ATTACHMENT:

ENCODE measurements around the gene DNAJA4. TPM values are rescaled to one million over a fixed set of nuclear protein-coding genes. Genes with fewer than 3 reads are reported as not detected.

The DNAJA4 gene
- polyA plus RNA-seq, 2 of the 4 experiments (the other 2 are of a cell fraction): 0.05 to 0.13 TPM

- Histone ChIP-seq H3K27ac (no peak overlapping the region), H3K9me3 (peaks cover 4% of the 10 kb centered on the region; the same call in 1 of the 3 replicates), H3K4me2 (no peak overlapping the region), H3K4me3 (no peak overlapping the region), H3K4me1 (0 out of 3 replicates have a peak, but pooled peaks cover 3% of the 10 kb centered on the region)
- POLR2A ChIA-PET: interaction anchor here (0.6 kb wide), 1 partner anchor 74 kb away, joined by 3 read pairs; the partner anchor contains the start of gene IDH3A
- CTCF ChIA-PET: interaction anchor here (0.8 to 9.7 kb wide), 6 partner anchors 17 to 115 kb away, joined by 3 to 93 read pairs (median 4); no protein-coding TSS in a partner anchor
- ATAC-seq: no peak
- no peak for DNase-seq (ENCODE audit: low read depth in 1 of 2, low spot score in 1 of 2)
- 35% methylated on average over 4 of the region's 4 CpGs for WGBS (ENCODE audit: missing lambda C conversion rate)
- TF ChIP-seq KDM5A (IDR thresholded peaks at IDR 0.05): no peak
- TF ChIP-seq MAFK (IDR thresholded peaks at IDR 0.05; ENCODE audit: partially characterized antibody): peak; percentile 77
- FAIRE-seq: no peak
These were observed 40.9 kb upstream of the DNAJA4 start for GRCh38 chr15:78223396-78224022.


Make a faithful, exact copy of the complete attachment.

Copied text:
ENCODE measurements around the gene DNAJA4. TPM values are rescaled to one million over a fixed set of nuclear protein-coding genes. Genes with fewer than 3 reads are reported as not detected.

The DNAJA4 gene
- polyA plus RNA-seq, 2 of the 4 experiments (the other 2 are of a cell fraction): 0.05 to 0.13 TPM

- Histone ChIP-seq H3K27ac (no peak overlapping the region), H3K9me3 (peaks cover 4% of the 10 kb centered on the region; the same call in 1 of the 3 replicates), H3K4me2 (no peak overlapping the region), H3K4me3 (no peak overlapping the region), H3K4me1 (0 out of 3 replicates have a peak, but pooled peaks cover 3% of the 10 kb centered on the region)
- POLR2A ChIA-PET: interaction anchor here (0.6 kb wide), 1 partner anchor 74 kb away, joined by 3 read pairs; the partner anchor contains the start of gene IDH3A
- CTCF ChIA-PET: interaction anchor here (0.8 to 9.7 kb wide), 6 partner anchors 17 to 115 kb away, joined by 3 to 93 read pairs (median 4); no protein-coding TSS in a partner anchor
- ATAC-seq: no peak
- no peak for DNase-seq (ENCODE audit: low read depth in 1 of 2, low spot score in 1 of 2)
- 35% methylated on average over 4 of the region's 4 CpGs for WGBS (ENCODE audit: missing lambda C conversion rate)
- TF ChIP-seq KDM5A (IDR thresholded peaks at IDR 0.05): no peak
- TF ChIP-seq MAFK (IDR thresholded peaks at IDR 0.05; ENCODE audit: partially characterized antibody): peak; percentile 77
- FAIRE-seq: no peak
These were observed 40.9 kb upstream of the DNAJA4 start for GRCh38 chr15:78223396-78224022.